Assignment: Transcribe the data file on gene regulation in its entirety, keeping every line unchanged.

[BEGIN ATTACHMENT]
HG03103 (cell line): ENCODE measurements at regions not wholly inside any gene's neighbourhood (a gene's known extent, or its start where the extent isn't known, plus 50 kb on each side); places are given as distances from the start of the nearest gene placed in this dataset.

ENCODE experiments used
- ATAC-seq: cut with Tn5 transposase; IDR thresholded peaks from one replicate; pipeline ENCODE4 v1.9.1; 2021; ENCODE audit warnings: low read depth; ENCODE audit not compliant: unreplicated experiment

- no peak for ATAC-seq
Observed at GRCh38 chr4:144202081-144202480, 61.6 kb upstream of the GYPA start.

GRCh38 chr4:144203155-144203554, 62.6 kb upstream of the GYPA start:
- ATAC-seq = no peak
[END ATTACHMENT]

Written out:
HG03103 (cell line): ENCODE measurements at regions not wholly inside any gene's neighbourhood (a gene's known extent, or its start where the extent isn't known, plus 50 kb on each side); places are given as distances from the start of the nearest gene placed in this dataset.

ENCODE experiments used
- ATAC-seq: cut with Tn5 transposase; IDR thresholded peaks from one replicate; pipeline ENCODE4 v1.9.1; 2021; ENCODE audit warnings: low read depth; ENCODE audit not compliant: unreplicated experiment

- no peak for ATAC-seq
Observed at GRCh38 chr4:144202081-144202480, 61.6 kb upstream of the GYPA start.

GRCh38 chr4:144203155-144203554, 62.6 kb upstream of the GYPA start:
- ATAC-seq = no peak